Extend the Right of Way

SENI on Dementia MapSubmitted by Deanna Vigliotta
National Sales Manager
TZMO USA Inc. – Seni

Many people have heard the phrase that Rosalynn Carter said best: “There are only four kinds of people in the world: those who have been caregivers, those who are currently caregivers, those who will be caregivers, and those who will need caregivers.”  

I believe there is a fifth kind of person in the world: those who empathize with caregivers.

Putting into Perspective

Did you know that 17% of adult children will take care of their parents at some point in their lives? For quick perspective, if you are married and had a big wedding with 200 guests, 34 of your guests will statistically end up being family caregivers.

If you work for a medium sized company with 400 employees, 68 of your coworkers may be taking care of their parents during the night while working alongside you each day. For many adult children, unfortunately their new role as family caregiver will come with added stress, exhaustion, financial strains, and hopefully some new favorable memories too.

Empathy is the Goal

For any of us who have co-workers taking care of their parents, friends taking care of their parents, and/or neighbors who are living with their parents to care for them, it is important for all of us to empathize and do our best to walk in the shoes of others.

While we live in a world that focuses on fixing things, fixing problems, fixing people, etc., perhaps one of the best gifts we can offer to family caregivers is to provide compassionate empathy versus trying to provide a “fix”.  An ear to listen, being truly present in hearing what the family caregiver is sharing with you and giving 30 minutes of time when you only had 15 minutes available of time, are a couple of examples of reasonable ways to show empathy.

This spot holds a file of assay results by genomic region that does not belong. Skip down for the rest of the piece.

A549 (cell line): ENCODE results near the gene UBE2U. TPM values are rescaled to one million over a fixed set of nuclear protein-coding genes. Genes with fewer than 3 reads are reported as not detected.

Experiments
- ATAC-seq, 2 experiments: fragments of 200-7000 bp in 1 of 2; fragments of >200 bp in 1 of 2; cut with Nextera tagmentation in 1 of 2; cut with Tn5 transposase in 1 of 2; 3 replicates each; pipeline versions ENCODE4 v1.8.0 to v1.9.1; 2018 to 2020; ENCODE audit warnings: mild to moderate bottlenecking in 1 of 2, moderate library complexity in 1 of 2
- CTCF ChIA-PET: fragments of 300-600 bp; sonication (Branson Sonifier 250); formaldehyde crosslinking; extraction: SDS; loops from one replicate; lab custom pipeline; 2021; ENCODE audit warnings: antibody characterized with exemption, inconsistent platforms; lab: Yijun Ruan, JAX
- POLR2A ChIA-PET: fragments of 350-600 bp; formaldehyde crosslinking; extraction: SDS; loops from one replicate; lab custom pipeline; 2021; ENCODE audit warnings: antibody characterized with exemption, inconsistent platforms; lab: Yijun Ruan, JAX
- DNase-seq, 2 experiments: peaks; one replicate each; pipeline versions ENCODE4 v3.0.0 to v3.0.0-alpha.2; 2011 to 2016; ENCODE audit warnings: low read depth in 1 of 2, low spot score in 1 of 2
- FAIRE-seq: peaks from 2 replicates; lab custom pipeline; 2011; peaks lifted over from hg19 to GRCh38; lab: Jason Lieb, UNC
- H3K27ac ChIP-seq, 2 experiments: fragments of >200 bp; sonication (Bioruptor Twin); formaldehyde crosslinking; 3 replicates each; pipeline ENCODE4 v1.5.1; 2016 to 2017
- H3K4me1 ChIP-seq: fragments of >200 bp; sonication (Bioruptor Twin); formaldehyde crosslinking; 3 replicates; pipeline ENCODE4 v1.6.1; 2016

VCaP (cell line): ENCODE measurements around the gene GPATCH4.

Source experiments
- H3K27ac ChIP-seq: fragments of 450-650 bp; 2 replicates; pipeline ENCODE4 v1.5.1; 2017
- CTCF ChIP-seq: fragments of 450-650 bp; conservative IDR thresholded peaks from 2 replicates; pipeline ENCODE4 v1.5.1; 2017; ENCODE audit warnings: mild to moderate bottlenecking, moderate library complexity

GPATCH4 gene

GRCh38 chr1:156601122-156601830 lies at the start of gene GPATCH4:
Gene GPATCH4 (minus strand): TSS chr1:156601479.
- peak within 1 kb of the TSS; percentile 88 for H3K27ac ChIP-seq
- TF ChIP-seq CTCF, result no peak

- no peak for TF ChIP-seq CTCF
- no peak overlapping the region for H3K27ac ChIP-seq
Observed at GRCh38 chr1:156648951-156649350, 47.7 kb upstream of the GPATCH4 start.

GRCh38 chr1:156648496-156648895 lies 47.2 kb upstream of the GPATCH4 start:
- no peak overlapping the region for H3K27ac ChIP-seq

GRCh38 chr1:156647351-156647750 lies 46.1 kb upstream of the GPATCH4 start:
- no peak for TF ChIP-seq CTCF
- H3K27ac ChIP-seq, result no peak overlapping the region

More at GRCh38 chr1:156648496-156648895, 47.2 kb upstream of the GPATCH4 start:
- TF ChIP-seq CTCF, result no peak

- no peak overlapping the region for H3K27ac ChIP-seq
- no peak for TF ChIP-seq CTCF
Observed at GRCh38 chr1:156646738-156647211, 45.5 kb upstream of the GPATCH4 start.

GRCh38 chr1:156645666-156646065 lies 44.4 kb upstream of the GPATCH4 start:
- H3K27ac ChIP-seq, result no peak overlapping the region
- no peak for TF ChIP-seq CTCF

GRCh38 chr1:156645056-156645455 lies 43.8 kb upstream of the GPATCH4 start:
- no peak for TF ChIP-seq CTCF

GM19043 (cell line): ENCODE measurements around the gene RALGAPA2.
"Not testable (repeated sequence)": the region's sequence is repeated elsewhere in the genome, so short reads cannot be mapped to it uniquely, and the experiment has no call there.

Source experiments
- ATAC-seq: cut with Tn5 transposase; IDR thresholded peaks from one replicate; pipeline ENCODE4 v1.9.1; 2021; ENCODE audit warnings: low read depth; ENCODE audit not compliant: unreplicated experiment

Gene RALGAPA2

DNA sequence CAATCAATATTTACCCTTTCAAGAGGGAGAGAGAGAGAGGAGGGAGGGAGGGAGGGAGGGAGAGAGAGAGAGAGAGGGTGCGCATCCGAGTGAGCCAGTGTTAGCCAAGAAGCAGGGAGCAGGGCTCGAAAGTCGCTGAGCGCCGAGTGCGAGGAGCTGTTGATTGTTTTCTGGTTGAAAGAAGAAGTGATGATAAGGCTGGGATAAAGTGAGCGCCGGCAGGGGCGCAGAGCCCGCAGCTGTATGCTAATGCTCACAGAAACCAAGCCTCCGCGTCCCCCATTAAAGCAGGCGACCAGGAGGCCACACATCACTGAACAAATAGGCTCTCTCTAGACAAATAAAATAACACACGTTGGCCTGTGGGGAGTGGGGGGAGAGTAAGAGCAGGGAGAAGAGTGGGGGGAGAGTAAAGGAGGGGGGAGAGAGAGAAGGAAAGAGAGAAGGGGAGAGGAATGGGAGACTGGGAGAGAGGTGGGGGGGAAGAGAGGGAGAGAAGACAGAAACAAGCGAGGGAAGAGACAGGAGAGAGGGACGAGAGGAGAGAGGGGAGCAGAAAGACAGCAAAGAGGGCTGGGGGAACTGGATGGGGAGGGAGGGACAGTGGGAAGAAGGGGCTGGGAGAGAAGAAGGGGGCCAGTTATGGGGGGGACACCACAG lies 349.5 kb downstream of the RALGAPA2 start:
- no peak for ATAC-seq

If a coworker, friend, or neighbor appears moody or quick to react to a situation, take a pause yourself before reacting and remember what they may be going through in their own personal life caring for their mom or dad.

If any of us are so lucky in our lives to be only the fifth kind of caregiver without being any of the other four kinds, let’s count our blessings together and extend a right of way to all others.

While National Caregivers Day is observed on the third Friday each February and National Family Caregivers Month is celebrated each November, the poem “Changing Lanes – An ode to children taking care of parents with Alzheimer’s Disease” was written with the intent of honoring caregivers year-round.

Changing Lanes

An ode to children taking care of parents with Alzheimer’s Disease


SENI on Dementia Map - Road AnimationCan you imagine a time 
When your care roles reverse
Small reunion with siblings
Overwhelming tasks to disperse

No prep and untrained
Strategic plan based on love
Unwanted change
Seeking strength from above

Cognitive loss
Affecting Mom or a Dad
Brings memories back
Of all that you had

Alzheimer’s Disease
Presents such strange irony
As when care roles reverse
It’s the memories you see

As long as there’s life
And pockets of fun
New memories unfold
For daughter or son

No rhyme and no reason
As to when roles change lanes
The best part of “human”?
Love for parent remains







TZMO Seni USA on Dementia MapDeanna Vigliotta
TZMO USA Inc. – Seni

Deanna Vigliotta is the National Sales Manager for TZMO USA Inc. – Seni.

Visit TZMO USA Inc. – Seni on Dementia Map or on their website.

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